Erica blinked at the man. He was tall, his build on the thin side, but instinct said not to underestimate his strength. Brown hair framed a chiseled face and she sensed he wasn't entirely human. Not a witch, like she and William were, but something else.
William seized on Castle's words in an attempt to keep his sister safe. "Erica! Don't! Don’t let him in! He's—"
Castle grabbed William's neck and squeezed, forcing him into silence. The tall man turned to Erica, who swallowed but stood her ground against the intense, angry expression on his face.
"Miss Wellstone, if you do not invite me in, your brother's life will be very short."
She studied him and he thought he knew the moment she understood. "All right, Mr. Castle. You may come in. Please, let William go."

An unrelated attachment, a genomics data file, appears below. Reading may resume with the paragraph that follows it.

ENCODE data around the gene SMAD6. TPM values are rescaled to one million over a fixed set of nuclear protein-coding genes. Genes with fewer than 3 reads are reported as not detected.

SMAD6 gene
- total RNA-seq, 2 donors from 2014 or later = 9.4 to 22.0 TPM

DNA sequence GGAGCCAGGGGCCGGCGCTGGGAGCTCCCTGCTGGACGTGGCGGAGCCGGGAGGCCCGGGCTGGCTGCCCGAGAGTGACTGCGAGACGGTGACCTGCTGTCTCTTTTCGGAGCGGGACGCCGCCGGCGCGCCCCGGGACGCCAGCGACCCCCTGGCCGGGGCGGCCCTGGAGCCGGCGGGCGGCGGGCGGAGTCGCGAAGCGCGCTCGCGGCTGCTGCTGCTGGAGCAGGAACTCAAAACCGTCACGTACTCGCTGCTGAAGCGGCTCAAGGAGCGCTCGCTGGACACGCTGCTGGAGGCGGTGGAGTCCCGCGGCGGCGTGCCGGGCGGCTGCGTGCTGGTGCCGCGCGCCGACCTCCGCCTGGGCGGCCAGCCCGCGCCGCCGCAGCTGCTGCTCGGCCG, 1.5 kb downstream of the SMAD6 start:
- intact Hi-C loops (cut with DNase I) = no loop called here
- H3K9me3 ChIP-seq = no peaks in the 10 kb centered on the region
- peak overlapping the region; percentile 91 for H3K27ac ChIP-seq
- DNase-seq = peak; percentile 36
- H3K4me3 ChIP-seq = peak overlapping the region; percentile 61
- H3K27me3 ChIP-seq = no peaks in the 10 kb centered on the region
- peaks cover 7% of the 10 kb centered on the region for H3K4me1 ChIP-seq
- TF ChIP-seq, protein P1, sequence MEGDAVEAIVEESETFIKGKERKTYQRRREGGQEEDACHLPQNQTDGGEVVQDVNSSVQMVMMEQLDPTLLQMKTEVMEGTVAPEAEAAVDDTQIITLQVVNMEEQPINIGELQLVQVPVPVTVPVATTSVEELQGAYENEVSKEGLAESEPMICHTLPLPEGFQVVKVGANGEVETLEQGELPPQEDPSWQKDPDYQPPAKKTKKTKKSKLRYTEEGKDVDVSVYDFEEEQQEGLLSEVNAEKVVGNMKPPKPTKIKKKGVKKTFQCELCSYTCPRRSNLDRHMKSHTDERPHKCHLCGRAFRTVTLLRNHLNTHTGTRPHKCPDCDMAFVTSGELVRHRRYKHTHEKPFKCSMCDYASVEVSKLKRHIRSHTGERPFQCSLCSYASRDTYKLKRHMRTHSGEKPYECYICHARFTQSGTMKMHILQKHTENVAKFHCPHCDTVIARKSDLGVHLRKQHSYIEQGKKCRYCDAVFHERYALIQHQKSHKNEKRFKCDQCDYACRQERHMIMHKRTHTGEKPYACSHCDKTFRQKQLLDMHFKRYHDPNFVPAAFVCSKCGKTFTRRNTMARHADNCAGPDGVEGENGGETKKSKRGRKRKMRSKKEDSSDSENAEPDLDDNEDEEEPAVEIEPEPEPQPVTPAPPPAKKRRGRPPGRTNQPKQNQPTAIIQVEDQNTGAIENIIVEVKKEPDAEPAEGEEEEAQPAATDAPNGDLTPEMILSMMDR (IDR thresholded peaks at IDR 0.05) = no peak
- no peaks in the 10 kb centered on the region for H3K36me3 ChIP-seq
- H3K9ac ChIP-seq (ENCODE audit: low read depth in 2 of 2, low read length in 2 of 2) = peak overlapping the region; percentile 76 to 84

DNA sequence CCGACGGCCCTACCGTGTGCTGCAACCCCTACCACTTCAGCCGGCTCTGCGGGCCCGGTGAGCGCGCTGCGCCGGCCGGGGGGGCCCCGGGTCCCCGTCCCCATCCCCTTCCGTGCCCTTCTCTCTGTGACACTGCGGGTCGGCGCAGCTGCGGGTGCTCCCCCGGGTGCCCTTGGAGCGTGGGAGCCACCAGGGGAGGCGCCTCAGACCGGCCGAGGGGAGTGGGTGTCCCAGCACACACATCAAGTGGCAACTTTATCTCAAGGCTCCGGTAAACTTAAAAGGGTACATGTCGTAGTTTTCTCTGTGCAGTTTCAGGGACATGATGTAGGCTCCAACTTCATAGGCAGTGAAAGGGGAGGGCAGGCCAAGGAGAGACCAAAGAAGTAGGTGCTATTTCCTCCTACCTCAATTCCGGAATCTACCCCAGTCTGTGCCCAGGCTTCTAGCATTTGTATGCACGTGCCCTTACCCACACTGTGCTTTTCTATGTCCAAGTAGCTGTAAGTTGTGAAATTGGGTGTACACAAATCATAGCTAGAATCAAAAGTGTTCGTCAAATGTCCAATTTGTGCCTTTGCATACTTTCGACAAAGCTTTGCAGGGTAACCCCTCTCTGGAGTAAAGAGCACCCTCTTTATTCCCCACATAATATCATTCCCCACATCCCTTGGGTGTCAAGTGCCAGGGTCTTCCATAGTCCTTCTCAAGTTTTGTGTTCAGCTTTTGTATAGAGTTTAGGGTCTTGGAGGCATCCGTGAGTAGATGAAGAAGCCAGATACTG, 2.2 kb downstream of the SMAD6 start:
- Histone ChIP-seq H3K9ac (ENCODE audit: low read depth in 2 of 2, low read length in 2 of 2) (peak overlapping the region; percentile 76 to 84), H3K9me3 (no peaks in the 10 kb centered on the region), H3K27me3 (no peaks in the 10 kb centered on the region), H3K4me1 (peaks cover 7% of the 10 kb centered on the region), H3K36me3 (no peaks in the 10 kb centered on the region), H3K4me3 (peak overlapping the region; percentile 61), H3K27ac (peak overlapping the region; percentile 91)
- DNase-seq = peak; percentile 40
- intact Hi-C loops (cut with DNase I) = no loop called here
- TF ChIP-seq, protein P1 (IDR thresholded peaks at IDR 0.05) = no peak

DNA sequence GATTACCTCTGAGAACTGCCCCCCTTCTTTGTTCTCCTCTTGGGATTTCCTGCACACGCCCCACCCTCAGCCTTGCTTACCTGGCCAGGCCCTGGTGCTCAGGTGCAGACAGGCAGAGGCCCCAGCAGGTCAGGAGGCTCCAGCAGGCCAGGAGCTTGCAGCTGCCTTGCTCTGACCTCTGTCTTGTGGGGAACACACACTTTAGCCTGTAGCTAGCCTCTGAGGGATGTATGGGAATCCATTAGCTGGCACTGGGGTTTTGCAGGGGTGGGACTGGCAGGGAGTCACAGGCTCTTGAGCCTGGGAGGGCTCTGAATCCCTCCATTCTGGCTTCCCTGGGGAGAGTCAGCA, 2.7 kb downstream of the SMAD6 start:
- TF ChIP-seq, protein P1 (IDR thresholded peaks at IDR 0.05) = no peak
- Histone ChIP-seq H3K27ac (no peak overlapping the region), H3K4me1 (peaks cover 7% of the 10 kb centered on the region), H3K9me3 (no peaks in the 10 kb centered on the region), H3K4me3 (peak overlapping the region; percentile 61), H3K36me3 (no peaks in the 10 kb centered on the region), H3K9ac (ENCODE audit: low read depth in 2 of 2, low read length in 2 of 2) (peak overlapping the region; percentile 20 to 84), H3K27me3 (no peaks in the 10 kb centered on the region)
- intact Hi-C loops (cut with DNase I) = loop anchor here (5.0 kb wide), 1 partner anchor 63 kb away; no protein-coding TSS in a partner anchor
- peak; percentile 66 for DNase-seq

He stepped over the threshold, dragging the other man along, and let him drop to the floor once he was in. Erica glared at him, knelt down to check on her brother, and stood up again.
"You're here. What do you want?" She met his eyes, projecting confidence, but he could sense the fear underneath. To his surprise, he found he regretted that she was scared of him. He ignored it.
"Your brother is a gambler."
"I know."
"He made a bet with me, and he lost. It seems he's not in a position to honor the debt."
Erica gritted her teeth but kept her eyes on his. "I'm sorry about that. I can't help."